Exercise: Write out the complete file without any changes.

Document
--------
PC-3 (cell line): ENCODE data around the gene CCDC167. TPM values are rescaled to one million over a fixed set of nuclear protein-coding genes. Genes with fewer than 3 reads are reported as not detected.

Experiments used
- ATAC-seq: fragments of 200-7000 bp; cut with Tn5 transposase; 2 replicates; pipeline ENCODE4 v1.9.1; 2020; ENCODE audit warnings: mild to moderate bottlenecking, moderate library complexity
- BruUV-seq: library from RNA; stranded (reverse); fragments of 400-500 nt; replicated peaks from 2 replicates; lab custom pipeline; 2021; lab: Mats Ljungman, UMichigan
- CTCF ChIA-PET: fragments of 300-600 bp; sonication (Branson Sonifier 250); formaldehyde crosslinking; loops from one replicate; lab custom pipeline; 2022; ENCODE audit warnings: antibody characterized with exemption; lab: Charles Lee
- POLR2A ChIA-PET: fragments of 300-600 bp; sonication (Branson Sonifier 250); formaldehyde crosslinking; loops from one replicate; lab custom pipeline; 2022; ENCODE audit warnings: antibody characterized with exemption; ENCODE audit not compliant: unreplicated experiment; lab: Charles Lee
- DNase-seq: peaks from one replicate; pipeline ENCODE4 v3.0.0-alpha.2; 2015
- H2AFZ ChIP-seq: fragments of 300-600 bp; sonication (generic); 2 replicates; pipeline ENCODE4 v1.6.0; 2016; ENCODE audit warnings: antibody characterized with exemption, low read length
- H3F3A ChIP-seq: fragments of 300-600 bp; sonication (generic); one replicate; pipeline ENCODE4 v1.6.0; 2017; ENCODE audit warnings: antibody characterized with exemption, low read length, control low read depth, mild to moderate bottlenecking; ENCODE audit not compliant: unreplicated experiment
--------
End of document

PC-3 (cell line): ENCODE data around the gene CCDC167. TPM values are rescaled to one million over a fixed set of nuclear protein-coding genes. Genes with fewer than 3 reads are reported as not detected.

Experiments used
- ATAC-seq: fragments of 200-7000 bp; cut with Tn5 transposase; 2 replicates; pipeline ENCODE4 v1.9.1; 2020; ENCODE audit warnings: mild to moderate bottlenecking, moderate library complexity
- BruUV-seq: library from RNA; stranded (reverse); fragments of 400-500 nt; replicated peaks from 2 replicates; lab custom pipeline; 2021; lab: Mats Ljungman, UMichigan
- CTCF ChIA-PET: fragments of 300-600 bp; sonication (Branson Sonifier 250); formaldehyde crosslinking; loops from one replicate; lab custom pipeline; 2022; ENCODE audit warnings: antibody characterized with exemption; lab: Charles Lee
- POLR2A ChIA-PET: fragments of 300-600 bp; sonication (Branson Sonifier 250); formaldehyde crosslinking; loops from one replicate; lab custom pipeline; 2022; ENCODE audit warnings: antibody characterized with exemption; ENCODE audit not compliant: unreplicated experiment; lab: Charles Lee
- DNase-seq: peaks from one replicate; pipeline ENCODE4 v3.0.0-alpha.2; 2015
- H2AFZ ChIP-seq: fragments of 300-600 bp; sonication (generic); 2 replicates; pipeline ENCODE4 v1.6.0; 2016; ENCODE audit warnings: antibody characterized with exemption, low read length
- H3F3A ChIP-seq: fragments of 300-600 bp; sonication (generic); one replicate; pipeline ENCODE4 v1.6.0; 2017; ENCODE audit warnings: antibody characterized with exemption, low read length, control low read depth, mild to moderate bottlenecking; ENCODE audit not compliant: unreplicated experiment